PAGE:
30 May 2015

The consumer’s guide to TTIP


The current Transatlantic Trade and Investment Partnership (TTIP) negotiated between the EU and the US has generated a cacophony of negative opinions. It is clear the debate on TTIP has been both hijacked, and polarised by opposing political allegiances. Just this month Obama faced dissent from his own party in trying to fast-track a deal, with concerns from Democrats that it will cost American jobs and hurt US businesses. As well as being protectionist, this entire hullabaloo neglects one very important question: What would TTIP do for consumers?

This is a tricky proposition, given that a) the negotiations are on going and secret. And b) they involve Europe as a bloc, confusing the cost/benefit analysis. What may be good deal for one country, could be only a modest gain for another. Yet, from a consumer standpoint there are components of the TTIP that could potentially shift the argument in its favour and translate to substantial savings for everyone.

The concept of one market and the free movement of goods is the fundamental priority of any FTA and this is currently the case within the EU single market. Any company can import branded goods from another EU country for sale in the UK, even without the manufacturer’s agreement.

Yet importing from outside the EU requires the manufacturers permission. In addition, manufacturers can also control the price at which goods are sold by a third party. This seems a somewhat dictatorial state of affairs as illustrated most succinctly by the, Levi’s vs. Tesco case in 2001. Tesco took the initiative to bypass the Levi UK supply chains and import Levi’s stock from America directly. The incentive to do so was driven by the discrepancy between what Levi was charging for a basic pair of 501 denims in the U.S. (currently $68) and in the UK (currently £70), a mark up of nearly 35%. The mark up was so great that Tesco could bulk buy in the US at retail prices, ship the goods over to the UK, and still pass on a saving to UK consumers and undercut the recommended retail price. As you can imagine Levi Strauss & Co. did not like this, not one bit.

A European Court ruled in favour of Levi’s (in accordance with EU trade law as it stands), and consequently we are all paying more for our denims. In the end the consumer lost out. And to avoid scapegoating one company, here is an entire list of American based, consumer goods that we pay far too much for here in the UK and in some cases it is actually cheaper to get on a flight to America, and purchase them stateside.

TTIP prices

Source: Daily Mail

American consumers also pay too much. As a simple binary comparison, here is a standard Prada handbag selling for €1,980 and the very same bag in dollars for $2,890. Given at the time of writing the current exchange rate between the Dollar is worth just slightly less than the Euro, this is a highly substantial (and difficult to justify) mark up. Of course some will argue that consumers are perfectly obliged to buy another handbag from another company, or ship said handbag to a European address, but why should they have to?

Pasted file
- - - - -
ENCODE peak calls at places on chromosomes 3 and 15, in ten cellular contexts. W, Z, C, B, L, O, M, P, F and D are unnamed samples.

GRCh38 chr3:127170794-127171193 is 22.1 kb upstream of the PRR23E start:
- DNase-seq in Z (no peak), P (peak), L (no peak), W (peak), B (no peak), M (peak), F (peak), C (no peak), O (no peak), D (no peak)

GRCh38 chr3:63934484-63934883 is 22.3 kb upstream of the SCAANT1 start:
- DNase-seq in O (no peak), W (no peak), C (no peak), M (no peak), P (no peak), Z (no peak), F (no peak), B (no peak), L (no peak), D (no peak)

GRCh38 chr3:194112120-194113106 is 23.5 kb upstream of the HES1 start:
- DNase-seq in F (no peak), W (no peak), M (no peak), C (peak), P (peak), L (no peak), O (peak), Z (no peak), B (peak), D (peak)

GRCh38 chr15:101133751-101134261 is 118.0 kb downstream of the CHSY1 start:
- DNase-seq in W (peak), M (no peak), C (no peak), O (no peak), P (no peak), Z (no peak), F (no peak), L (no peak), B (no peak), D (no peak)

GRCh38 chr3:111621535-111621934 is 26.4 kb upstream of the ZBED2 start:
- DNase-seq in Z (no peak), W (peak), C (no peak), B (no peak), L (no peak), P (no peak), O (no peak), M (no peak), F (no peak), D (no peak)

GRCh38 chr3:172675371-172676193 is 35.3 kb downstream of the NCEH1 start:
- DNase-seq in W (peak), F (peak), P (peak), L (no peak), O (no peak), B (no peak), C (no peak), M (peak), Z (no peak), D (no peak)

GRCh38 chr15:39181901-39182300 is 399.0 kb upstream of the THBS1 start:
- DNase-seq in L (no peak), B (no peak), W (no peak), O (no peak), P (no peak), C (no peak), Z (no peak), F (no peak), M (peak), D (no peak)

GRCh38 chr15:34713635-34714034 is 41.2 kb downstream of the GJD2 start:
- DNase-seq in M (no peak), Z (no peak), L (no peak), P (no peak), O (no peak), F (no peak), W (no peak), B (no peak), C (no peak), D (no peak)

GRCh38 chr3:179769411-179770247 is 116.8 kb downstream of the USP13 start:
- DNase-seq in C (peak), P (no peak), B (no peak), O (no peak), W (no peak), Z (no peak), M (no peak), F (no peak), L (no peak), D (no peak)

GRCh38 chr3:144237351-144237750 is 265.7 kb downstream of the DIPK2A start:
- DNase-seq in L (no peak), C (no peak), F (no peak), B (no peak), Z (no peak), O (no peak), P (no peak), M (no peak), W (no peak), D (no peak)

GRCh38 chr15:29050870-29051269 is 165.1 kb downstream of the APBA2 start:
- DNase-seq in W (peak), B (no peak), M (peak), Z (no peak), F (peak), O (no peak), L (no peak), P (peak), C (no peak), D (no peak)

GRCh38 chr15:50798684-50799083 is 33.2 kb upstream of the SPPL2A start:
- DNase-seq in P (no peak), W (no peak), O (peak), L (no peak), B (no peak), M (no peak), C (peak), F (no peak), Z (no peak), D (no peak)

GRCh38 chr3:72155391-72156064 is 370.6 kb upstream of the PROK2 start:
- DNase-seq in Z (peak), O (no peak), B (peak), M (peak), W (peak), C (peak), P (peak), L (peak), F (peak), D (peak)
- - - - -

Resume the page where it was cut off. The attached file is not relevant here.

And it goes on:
The TTIP has the ability to lower both tariffs and equalise the markets between the two blocs, which would directly benefit consumers on both sides. Essentially, it would be illegal for a company to charge one consumer in one country more (after allowing for currency fluctuations) as that would be differentiating based on nationality or region, a concept that does not exist in FTAs. The markets (the great equalising force that they are) would step in if some companies still insisted on ripping off consumers. It would be a simple case of another company stepping in (as Tesco tried to) and importing and selling at a lower price, forcing down prices for everyone.

Recent debates have focused on increasing the minimum wage, especially in London, in order to put more money in people’s pockets. Yet some of these advocates are protesting against a trade agreement that will potentially do the same thing. It is hypocritical in the least, and nonsensical at best.

Many of the arguments against TTIP are constructed on false pretences that stringent European trading standards will be bypassed by exploitative American companies. Newsflash: many of the goods we own/eat are made by American companies (most of them outside of America), and they are not trying to kill us. They simply want our custom.

Europe is lagging in growth, and badly in need of a boost to trade. The TTIP is a trade agreement designed to make trade easier and more beneficial. It is estimated that the TTIP deal would increase the size of the EU economy around €120 billion (or 0.5% of GDP) and the US by €95 billion (or 0.4% of GDP). That’s a hard figure to ignore.

Let’s cut through the politics and have a sensible rational debate about the areas of the TTIP that would help us all. Price increases are either the result of tariffs placed on foreign goods by governments, or by companies simply exploiting demand. It would be in the best interest of all to unite and maintain a continuous pressure on the government to make sure the TTIP addresses both these problems.

Murad Khan is a Post-Graduate (MSc Politics of China) from The School of Oriental and African Studies (SOAS) and independent business owner.